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22 March 2021

Using CANTAB to investigate specific contributions from the volume of hippocampal subregions to visuospatial memory tasks

We recently caught up with Tamara Shavitt, a psychology student who conducted research at the Faculty of Medicine, University of São Paulo to discuss how CANTAB impacted her research: investigate specific contributions from the volume of hippocampal subregions to visuospatial memory tasks.

Tell us a little about yourself?

As an undergraduate student in Psychology aiming to learn more about neuroscience and cognition, I have joined a program at the Institute of Psychiatry, Hospital das Clínicas da Universidade de Sao Paulo (Faculty of Medicine, University of São Paulo, Brazil) designed for undergraduate students interested in scientific projects. With the aim of studying memory and the relevance of this executive function in everyday life, we have submitted and obtained an “introduction to science” one-year research grant (aimed at young researchers who are initiating their academic life and work) to carry out research in this field.

Can you provide some background to the study?

It has long been known about the participation of the hippocampus in mnemic processes. Research in this area goes back to the patient H.M, one of the first cases to highlight the importance of the hippocampus in the formation of new episodic memories. Work with H.M. and subsequent studies paved the way for further exploration of the brain networks encoding fundamental principles about how memory functions are organized.

Therefore, the present study was based on a previous series of studies conducted in London with taxi drivers that investigated the relationship between visuospatial memory and hippocampal volume using magnetic resonance imaging (MRI) (Maguire et al., 2000; Maguire et al., 2003; Maguire, Nannery and Spiers, 2006;). In general, the results indicated greater hippocampal volume (bilaterally) in taxi drivers in comparison to healthy controls, since taxi drivers experience extensive memory training (Maguire et al., 2000).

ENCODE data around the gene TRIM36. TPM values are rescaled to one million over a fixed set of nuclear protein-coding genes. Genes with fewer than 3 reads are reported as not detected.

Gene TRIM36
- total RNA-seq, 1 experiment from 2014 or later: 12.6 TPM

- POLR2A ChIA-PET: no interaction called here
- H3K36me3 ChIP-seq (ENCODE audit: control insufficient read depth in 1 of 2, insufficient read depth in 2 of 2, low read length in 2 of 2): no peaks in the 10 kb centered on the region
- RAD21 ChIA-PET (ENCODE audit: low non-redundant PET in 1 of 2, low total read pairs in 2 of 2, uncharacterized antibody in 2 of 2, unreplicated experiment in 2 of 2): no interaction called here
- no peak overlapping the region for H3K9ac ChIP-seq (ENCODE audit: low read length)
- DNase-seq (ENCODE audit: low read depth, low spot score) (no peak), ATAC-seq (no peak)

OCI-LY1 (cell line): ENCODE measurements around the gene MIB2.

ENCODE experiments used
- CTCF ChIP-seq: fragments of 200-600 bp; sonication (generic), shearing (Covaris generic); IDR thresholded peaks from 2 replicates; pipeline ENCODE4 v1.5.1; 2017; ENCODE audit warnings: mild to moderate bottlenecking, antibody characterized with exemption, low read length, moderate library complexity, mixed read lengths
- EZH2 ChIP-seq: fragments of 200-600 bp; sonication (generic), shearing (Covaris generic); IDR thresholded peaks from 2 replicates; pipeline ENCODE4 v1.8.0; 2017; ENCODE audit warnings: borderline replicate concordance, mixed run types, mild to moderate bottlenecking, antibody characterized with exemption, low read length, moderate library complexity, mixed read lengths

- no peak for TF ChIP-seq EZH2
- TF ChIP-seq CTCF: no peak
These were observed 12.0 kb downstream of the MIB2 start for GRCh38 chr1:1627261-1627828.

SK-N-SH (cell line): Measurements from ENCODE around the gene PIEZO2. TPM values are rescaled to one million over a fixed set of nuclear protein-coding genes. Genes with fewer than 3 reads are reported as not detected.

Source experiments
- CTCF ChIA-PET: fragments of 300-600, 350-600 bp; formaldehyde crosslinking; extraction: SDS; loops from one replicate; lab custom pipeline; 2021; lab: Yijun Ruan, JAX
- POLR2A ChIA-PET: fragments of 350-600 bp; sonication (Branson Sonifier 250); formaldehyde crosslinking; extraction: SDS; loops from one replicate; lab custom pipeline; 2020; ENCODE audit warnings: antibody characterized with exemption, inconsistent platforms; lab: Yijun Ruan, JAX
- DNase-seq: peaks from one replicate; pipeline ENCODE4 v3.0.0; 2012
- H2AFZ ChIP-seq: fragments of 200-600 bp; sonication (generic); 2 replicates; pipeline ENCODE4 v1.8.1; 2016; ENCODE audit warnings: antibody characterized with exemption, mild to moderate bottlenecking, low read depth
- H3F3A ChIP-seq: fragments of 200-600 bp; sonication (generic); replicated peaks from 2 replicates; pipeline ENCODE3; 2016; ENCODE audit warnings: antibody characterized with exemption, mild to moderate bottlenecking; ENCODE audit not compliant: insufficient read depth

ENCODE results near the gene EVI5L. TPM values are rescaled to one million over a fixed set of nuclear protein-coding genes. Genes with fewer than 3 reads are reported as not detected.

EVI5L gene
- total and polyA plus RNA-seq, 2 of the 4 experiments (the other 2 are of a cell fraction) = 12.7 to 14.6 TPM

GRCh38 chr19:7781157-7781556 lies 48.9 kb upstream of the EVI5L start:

From that, we considered that it would be interesting to replicate these findings in healthy controls, to evaluate whether there would be a relationship between the volume of the bilateral hippocampal formation (particularly the right hippocampus) and the performance in visuospatial memory tasks, while accounting for covariates, such as age and IQ.

What about the methods used and why?

Thirty-one healthy individuals were assessed by the Rey-Osterrieth Complex Figure test and four CANTAB memory tests: 1) Spatial Span (SSP); 2) Delayed Matching to Sample (DMS), and 3) Spatial Recognition Memory (SRM). SSP is analogous to the Corsi block-tapping subtest from the Wechsler Memory Scale, and assesses visuospatial working memory capacity. DMS, a test in which the participant should identify the figure that exactly matches the model, assesses both simultaneous: visual matching ability and short-term visual recognition memory. Finally, SRM is a test that assesses visual pattern recognition memory in a 2-choice forced discrimination paradigm.

The results on these tests were grouped in a composite score (since CANTAB offered a great variety of output variables from each test, an exploratory factorial analysis could be made in order to investigate the set of variables that were precisely related to visuospatial memory), which was entered as a dependent variable in a linear regression model using the hippocampal formation volumes (obtained from a structural T1 image from a 3T Phillips MRI scan) as independent variables.